Bitter Water Opera

Nicolette Polek

April 19, 2024 
The following is from Nicolette Polek's Bitter Water Opera. Polek is the author of Imaginary Museums (Soft Skull Press, 2020). She is a recipient of a Rona Jaffe Writers’ Award, and her work has appeared in the Paris Review Daily, BOMB, New York Tyrant, The Atlantic, and elsewhere. She holds an MFA in Fiction from the University of Maryland, and a masters from Yale Divinity School. She is from Northeast Ohio.

Dear Marta,

I found your pictures by chance in a library archive. In one, you’re a girl in a gown. Your hand touches a birdcage. In another, you’re older. Standing in a simple dress. A cactus and your Amargosa Opera House behind you. You lived in the desert alone, surrounded by the things of your making. You, the once great ghost-town dancer, painter, actress, writer, musician, performer, one-woman show. I danced ballet until my father forbade it. I painted and took acting classes. When you were my age, you left Manhattan to dance your own dances.

At night, I drive on the highway. I pull toward exits that go somewhere far. I switch lanes, but never end up leaving. I cannot bring myself to leave the things that make me small.

I read your memoir, watched your documentary. Like a time line, I formed a life’s shape. I wonder if you, too, are able to see my life in full, and could be brought down to attend to it. I dreamt that we walked through the desert. We shared an apple.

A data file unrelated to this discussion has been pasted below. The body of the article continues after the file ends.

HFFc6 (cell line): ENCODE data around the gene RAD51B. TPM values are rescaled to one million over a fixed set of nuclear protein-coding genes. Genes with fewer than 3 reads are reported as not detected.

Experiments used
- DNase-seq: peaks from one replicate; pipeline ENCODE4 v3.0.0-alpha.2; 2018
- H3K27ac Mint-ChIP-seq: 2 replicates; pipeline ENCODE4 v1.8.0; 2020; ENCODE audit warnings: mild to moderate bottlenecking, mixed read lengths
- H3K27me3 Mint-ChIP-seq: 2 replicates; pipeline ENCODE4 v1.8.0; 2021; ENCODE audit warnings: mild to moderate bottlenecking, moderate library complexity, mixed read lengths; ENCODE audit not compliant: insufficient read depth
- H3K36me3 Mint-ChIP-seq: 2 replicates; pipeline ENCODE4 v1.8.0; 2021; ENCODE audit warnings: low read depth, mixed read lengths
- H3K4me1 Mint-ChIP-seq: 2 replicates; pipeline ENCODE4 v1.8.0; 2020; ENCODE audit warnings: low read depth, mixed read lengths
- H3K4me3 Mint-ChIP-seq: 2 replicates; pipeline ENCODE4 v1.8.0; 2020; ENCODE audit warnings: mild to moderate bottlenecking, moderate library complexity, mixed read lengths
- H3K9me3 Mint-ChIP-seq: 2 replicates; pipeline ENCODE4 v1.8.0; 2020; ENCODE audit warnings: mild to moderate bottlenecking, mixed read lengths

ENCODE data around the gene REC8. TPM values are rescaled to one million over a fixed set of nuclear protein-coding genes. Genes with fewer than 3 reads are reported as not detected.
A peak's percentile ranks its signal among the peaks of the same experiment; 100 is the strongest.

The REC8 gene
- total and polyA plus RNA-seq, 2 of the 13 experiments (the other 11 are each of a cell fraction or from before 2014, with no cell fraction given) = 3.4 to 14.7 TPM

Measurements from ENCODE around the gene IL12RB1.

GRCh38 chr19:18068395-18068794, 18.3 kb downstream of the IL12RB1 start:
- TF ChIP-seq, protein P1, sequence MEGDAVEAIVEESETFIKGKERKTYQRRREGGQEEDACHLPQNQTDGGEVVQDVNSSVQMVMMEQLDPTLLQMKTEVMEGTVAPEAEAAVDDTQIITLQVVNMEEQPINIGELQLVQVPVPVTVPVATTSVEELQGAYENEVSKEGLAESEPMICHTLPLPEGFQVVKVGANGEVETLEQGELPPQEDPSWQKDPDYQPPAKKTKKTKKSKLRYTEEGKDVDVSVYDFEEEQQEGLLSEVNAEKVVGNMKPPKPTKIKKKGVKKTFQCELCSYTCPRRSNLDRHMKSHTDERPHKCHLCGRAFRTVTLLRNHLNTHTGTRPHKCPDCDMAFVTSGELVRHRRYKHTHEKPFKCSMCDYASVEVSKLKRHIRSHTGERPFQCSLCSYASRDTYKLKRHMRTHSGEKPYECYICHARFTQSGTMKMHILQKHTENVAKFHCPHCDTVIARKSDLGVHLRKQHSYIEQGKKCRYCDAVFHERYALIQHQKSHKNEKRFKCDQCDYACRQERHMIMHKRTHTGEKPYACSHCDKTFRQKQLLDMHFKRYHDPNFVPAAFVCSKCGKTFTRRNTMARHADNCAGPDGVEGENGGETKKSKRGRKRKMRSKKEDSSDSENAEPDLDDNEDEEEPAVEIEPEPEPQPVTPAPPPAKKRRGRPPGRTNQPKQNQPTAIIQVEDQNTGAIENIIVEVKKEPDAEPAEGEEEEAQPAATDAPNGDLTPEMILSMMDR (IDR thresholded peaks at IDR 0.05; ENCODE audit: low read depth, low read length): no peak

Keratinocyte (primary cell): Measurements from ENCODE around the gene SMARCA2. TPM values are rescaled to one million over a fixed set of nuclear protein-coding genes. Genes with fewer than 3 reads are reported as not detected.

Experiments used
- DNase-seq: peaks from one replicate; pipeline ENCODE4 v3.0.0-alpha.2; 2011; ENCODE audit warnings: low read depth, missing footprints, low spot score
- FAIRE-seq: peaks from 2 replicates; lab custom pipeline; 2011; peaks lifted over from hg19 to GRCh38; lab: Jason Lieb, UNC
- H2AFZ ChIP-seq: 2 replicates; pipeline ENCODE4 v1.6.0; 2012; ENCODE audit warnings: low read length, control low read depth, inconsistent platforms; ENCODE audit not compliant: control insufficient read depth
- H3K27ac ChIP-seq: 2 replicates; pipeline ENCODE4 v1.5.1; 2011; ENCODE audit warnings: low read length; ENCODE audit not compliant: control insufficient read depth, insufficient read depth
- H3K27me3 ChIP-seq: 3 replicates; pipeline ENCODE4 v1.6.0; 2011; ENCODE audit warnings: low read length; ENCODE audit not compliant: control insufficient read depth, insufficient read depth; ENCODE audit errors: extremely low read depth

Yours, Gia


When I first found Marta’s picture she reminded me of my mother. Slim with black hair. My mother didn’t have an opera house in the desert, but she had her small bedroom at the front of the house with:

two windows

plastic solar-powered flowers that “danced” on
the windowsill

an Audubon clock that played different bird calls
on the hour

shelves filled with books on gardening and how
to teach yourself Hebrew

a yarn collection, organized by material
the book of Proverbs opened on the table.

Similarly alone, my grandmother insisted that she was a burden to others. She banished herself to an apartment with the Catholic TV channel and potato salad. Of my aunts: one was a nun; another cured her depression by swimming with horses and disappearing into the sea. What would become of me, if not follow suit? So I fled them. Marta was different. She built an accessible grand gesture. When she disappeared, she didn’t disappear. Like a curtain, concealing and revealing, the opera house tethered her to the public.


Marta and her husband, Tom, were vacationing in Nevada, as the story goes. One morning they awoke in a wind-storm to a flat tire on their trailer. On foot, Marta found an empty white adobe complex with an abandoned hotel, offices, a café, and, lastly, through a courtyard of tamarisk trees and a door, she saw a theater, with kangaroo rats and a water-warped stage.

“As I peered through the tiny hole,” she said, “I had the distinct feeling that I was looking at the other half of my life. The building seemed to be saying, ‘Take me. Do something with me. I offer you life.’ ”